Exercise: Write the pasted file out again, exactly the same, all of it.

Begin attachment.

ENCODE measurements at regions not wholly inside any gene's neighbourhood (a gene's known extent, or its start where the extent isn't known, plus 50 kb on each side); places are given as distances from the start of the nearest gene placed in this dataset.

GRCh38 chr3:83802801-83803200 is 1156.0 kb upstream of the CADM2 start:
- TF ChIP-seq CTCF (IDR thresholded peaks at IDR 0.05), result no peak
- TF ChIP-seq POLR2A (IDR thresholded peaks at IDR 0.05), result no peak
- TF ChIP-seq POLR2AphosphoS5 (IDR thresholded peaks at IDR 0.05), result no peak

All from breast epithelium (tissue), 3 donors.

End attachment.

ENCODE measurements at regions not wholly inside any gene's neighbourhood (a gene's known extent, or its start where the extent isn't known, plus 50 kb on each side); places are given as distances from the start of the nearest gene placed in this dataset.

GRCh38 chr3:83802801-83803200 is 1156.0 kb upstream of the CADM2 start:
- TF ChIP-seq CTCF (IDR thresholded peaks at IDR 0.05), result no peak
- TF ChIP-seq POLR2A (IDR thresholded peaks at IDR 0.05), result no peak
- TF ChIP-seq POLR2AphosphoS5 (IDR thresholded peaks at IDR 0.05), result no peak

All from breast epithelium (tissue), 3 donors.